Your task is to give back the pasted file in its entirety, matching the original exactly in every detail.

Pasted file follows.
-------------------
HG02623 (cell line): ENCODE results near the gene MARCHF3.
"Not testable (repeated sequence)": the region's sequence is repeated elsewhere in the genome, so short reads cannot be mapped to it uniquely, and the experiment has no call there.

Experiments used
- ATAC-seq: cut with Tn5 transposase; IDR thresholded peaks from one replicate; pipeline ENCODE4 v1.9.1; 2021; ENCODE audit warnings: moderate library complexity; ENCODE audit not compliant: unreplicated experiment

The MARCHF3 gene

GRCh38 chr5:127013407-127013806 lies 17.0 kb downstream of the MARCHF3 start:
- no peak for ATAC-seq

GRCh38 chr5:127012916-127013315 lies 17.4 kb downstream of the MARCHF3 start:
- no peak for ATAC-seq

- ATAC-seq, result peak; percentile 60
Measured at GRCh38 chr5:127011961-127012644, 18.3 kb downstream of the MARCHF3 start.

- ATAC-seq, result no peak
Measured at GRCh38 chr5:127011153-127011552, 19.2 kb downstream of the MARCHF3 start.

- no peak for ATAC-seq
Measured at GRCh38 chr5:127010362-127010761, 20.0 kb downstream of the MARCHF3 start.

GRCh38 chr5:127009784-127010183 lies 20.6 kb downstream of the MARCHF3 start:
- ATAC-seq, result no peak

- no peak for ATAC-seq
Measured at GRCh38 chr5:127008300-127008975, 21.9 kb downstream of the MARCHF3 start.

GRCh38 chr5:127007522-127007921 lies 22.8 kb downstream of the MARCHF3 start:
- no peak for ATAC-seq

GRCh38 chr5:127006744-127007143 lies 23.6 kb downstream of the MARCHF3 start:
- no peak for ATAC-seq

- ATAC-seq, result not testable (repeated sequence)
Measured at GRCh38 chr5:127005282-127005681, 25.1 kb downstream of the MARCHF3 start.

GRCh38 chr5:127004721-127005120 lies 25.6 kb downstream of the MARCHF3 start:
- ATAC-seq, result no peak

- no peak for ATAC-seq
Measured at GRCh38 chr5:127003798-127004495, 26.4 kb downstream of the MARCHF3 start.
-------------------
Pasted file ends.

HG02623 (cell line): ENCODE results near the gene MARCHF3.
"Not testable (repeated sequence)": the region's sequence is repeated elsewhere in the genome, so short reads cannot be mapped to it uniquely, and the experiment has no call there.

Experiments used
- ATAC-seq: cut with Tn5 transposase; IDR thresholded peaks from one replicate; pipeline ENCODE4 v1.9.1; 2021; ENCODE audit warnings: moderate library complexity; ENCODE audit not compliant: unreplicated experiment

The MARCHF3 gene

GRCh38 chr5:127013407-127013806 lies 17.0 kb downstream of the MARCHF3 start:
- no peak for ATAC-seq

GRCh38 chr5:127012916-127013315 lies 17.4 kb downstream of the MARCHF3 start:
- no peak for ATAC-seq

- ATAC-seq, result peak; percentile 60
Measured at GRCh38 chr5:127011961-127012644, 18.3 kb downstream of the MARCHF3 start.

- ATAC-seq, result no peak
Measured at GRCh38 chr5:127011153-127011552, 19.2 kb downstream of the MARCHF3 start.

- no peak for ATAC-seq
Measured at GRCh38 chr5:127010362-127010761, 20.0 kb downstream of the MARCHF3 start.

GRCh38 chr5:127009784-127010183 lies 20.6 kb downstream of the MARCHF3 start:
- ATAC-seq, result no peak

- no peak for ATAC-seq
Measured at GRCh38 chr5:127008300-127008975, 21.9 kb downstream of the MARCHF3 start.

GRCh38 chr5:127007522-127007921 lies 22.8 kb downstream of the MARCHF3 start:
- no peak for ATAC-seq

GRCh38 chr5:127006744-127007143 lies 23.6 kb downstream of the MARCHF3 start:
- no peak for ATAC-seq

- ATAC-seq, result not testable (repeated sequence)
Measured at GRCh38 chr5:127005282-127005681, 25.1 kb downstream of the MARCHF3 start.

GRCh38 chr5:127004721-127005120 lies 25.6 kb downstream of the MARCHF3 start:
- ATAC-seq, result no peak

- no peak for ATAC-seq
Measured at GRCh38 chr5:127003798-127004495, 26.4 kb downstream of the MARCHF3 start.